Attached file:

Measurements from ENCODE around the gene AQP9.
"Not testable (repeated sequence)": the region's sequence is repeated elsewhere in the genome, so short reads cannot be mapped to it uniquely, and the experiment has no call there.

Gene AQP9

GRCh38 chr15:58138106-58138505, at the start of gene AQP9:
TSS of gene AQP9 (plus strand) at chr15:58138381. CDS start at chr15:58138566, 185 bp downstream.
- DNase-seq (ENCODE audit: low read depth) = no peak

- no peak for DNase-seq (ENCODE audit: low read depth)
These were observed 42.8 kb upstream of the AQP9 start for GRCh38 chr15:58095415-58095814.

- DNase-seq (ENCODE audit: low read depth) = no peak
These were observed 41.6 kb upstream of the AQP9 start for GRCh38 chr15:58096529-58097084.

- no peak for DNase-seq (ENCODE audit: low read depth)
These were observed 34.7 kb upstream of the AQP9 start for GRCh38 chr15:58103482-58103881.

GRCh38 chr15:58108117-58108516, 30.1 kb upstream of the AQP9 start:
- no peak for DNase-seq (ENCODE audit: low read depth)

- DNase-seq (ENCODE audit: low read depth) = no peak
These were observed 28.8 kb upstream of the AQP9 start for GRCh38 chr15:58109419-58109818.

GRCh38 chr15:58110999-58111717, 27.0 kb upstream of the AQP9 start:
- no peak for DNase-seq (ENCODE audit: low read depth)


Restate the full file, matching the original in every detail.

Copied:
Measurements from ENCODE around the gene AQP9.
"Not testable (repeated sequence)": the region's sequence is repeated elsewhere in the genome, so short reads cannot be mapped to it uniquely, and the experiment has no call there.

Gene AQP9

GRCh38 chr15:58138106-58138505, at the start of gene AQP9:
TSS of gene AQP9 (plus strand) at chr15:58138381. CDS start at chr15:58138566, 185 bp downstream.
- DNase-seq (ENCODE audit: low read depth) = no peak

- no peak for DNase-seq (ENCODE audit: low read depth)
These were observed 42.8 kb upstream of the AQP9 start for GRCh38 chr15:58095415-58095814.

- DNase-seq (ENCODE audit: low read depth) = no peak
These were observed 41.6 kb upstream of the AQP9 start for GRCh38 chr15:58096529-58097084.

- no peak for DNase-seq (ENCODE audit: low read depth)
These were observed 34.7 kb upstream of the AQP9 start for GRCh38 chr15:58103482-58103881.

GRCh38 chr15:58108117-58108516, 30.1 kb upstream of the AQP9 start:
- no peak for DNase-seq (ENCODE audit: low read depth)

- DNase-seq (ENCODE audit: low read depth) = no peak
These were observed 28.8 kb upstream of the AQP9 start for GRCh38 chr15:58109419-58109818.

GRCh38 chr15:58110999-58111717, 27.0 kb upstream of the AQP9 start:
- no peak for DNase-seq (ENCODE audit: low read depth)